Roger Meltzer DLA Piper’s Roger Meltzer
Photo: Carmen Natale

When it comes to law firm business, not everyone is depressed about the slow growth that plagued many firms in 2017, and that’s predicted to persist into the new year. Or at least they won’t admit it.

There’s plenty to look forward to in 2018, according to partners at two of the largest Am Law 100 firms.

“It’s a complete lack of what one would have expected,” said Roger Meltzer, the global and Americas co-chairman of 3,600-lawyer DLA Piper, referring to year-old concerns that Donald Trump’s unexpected election win and the U.K.’s Brexit vote would depress economies.

“You might have thought they would have created a downturn, but it’s created an updraft,” said Meltzer, whose firm made 58 lateral hires in 2017.

The DLA co-chairman expects a rise in corporate transactional work due to “very robust capital markets” and an increase in M&A, including in the middle market. With the U.S. Federal Reserve Bank raising interest rates, based on a bolstered economy, Meltzer said, “the only question will be if people pull back a little bit as a result.”

When it comes to litigation, Meltzer pointed to “more aggressive enforcement going on in Brussels”  by European regulators, suggesting international activity could help counter any domestic decline in demand under a regulatory-averse Trump administration.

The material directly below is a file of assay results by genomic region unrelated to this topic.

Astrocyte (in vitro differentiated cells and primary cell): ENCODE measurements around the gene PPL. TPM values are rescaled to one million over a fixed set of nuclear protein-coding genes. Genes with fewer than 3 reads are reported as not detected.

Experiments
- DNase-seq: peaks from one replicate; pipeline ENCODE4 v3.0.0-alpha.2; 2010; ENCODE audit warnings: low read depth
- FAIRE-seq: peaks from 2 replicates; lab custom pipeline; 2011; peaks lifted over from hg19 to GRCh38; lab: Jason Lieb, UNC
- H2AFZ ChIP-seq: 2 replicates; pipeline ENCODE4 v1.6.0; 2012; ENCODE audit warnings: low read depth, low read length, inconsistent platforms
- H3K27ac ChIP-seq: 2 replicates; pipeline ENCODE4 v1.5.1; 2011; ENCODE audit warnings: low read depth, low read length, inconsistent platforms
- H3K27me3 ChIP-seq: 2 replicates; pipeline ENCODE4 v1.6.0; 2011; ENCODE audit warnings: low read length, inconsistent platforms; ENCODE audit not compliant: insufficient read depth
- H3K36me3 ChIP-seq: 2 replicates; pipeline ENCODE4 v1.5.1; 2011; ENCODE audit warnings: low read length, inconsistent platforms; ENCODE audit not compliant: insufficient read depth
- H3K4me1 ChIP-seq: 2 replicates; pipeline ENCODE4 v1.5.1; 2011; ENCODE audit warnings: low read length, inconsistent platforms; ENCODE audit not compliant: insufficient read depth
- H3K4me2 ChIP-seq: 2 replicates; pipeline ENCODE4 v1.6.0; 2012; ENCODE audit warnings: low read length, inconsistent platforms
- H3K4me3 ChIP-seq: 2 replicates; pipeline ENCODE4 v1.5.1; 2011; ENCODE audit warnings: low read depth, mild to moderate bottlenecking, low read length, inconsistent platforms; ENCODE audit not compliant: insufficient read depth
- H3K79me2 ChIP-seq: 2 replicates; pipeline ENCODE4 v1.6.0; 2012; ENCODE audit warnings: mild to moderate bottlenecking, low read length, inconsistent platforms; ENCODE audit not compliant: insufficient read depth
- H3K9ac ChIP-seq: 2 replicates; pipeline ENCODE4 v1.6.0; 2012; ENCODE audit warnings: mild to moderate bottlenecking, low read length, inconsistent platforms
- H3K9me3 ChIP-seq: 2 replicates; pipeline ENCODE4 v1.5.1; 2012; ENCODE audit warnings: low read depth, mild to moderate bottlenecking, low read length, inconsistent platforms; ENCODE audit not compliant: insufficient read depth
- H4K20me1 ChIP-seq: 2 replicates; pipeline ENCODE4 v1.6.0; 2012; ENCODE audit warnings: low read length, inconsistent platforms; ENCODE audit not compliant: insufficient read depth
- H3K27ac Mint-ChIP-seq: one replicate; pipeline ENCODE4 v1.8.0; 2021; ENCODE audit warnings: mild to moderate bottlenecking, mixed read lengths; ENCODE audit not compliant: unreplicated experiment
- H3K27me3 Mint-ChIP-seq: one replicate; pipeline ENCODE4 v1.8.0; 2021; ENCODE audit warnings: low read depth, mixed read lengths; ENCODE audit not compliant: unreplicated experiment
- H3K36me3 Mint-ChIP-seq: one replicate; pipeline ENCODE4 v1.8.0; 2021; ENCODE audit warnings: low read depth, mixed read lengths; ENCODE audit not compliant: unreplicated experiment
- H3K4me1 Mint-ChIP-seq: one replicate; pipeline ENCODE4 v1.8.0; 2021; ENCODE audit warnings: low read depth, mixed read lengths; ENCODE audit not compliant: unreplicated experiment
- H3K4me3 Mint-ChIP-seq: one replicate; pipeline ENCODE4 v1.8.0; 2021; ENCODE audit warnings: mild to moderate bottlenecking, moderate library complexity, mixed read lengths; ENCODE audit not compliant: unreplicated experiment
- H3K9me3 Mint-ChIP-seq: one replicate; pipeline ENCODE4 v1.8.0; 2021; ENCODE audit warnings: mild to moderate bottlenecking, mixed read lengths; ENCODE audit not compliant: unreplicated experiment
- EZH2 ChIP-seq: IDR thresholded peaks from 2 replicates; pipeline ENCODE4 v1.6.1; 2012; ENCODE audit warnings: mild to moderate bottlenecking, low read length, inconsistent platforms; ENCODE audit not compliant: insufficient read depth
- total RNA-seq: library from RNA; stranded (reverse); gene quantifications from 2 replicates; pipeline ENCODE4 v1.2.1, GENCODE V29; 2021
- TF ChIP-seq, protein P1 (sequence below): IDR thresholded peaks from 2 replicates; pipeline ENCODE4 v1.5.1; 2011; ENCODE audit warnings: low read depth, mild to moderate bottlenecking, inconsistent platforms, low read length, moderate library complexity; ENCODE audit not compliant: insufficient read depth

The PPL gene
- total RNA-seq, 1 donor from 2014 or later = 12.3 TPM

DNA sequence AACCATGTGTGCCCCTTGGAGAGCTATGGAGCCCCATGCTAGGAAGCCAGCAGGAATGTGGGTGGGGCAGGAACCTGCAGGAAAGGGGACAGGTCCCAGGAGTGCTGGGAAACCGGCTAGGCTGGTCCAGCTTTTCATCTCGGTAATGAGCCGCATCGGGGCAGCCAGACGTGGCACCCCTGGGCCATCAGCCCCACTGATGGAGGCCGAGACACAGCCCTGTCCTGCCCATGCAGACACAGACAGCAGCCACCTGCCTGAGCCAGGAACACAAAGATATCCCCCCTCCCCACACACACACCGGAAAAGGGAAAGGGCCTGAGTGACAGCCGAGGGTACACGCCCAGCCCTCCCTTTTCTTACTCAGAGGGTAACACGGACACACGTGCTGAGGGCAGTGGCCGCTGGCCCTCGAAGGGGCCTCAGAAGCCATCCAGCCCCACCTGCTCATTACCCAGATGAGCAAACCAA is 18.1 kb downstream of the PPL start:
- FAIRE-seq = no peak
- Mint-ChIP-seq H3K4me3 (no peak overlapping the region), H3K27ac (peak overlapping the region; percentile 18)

Still, the pre-2008 days are clearly gone, Meltzer said. “Law firms have pivoted away from commoditized work to the higher end of the market,” he said. And they need to continue that march,  developing “deep sector expertise,” he said.

Clients want to hire “not just a lawyer that will be good in court,” but “thought leaders” who can offer “prophylactic” strategies to limit their risk, Meltzer said.

Ora Fisher, one of two vice chairs at Latham & Watkins and a member of the more than 2,600-lawyer firm’s executive committee, also expects good times to persist. “Assuming the global economy continues to grow, we see a whole lot of demand for our transactional practices and all the related practices that support them,” Fisher forecasted.

In 2017, her firm has hired some 30 laterals, and Fisher expects that pace to continue in 2018. “We are always looking for strong talent,” she said.

In addition to transactional work, Fisher said she expects a rise in demand for complex trial litigation, white-collar criminal defense work, privacy and cybersecurity matters, and financial regulatory work globally.

The Latham and DLA leaders’ economic enthusiasm about the New Year runs counter to what analysts generally have predicted: specifically, more tough sledding for the legal business in 2018, particularly for middle-market firms.

The slow-growth market for legal services will not abate next year, according to  a recent report from Citi Private Bank’s Law Firm Group. And that will not be the only challenge facing managing partners as partners age and more competitors squeeze onto their turf, the report concluded. Co-authored by Hildebrandt Consulting, the report forecasts mid-single digit growth in revenue and profits per equity partner in 2018.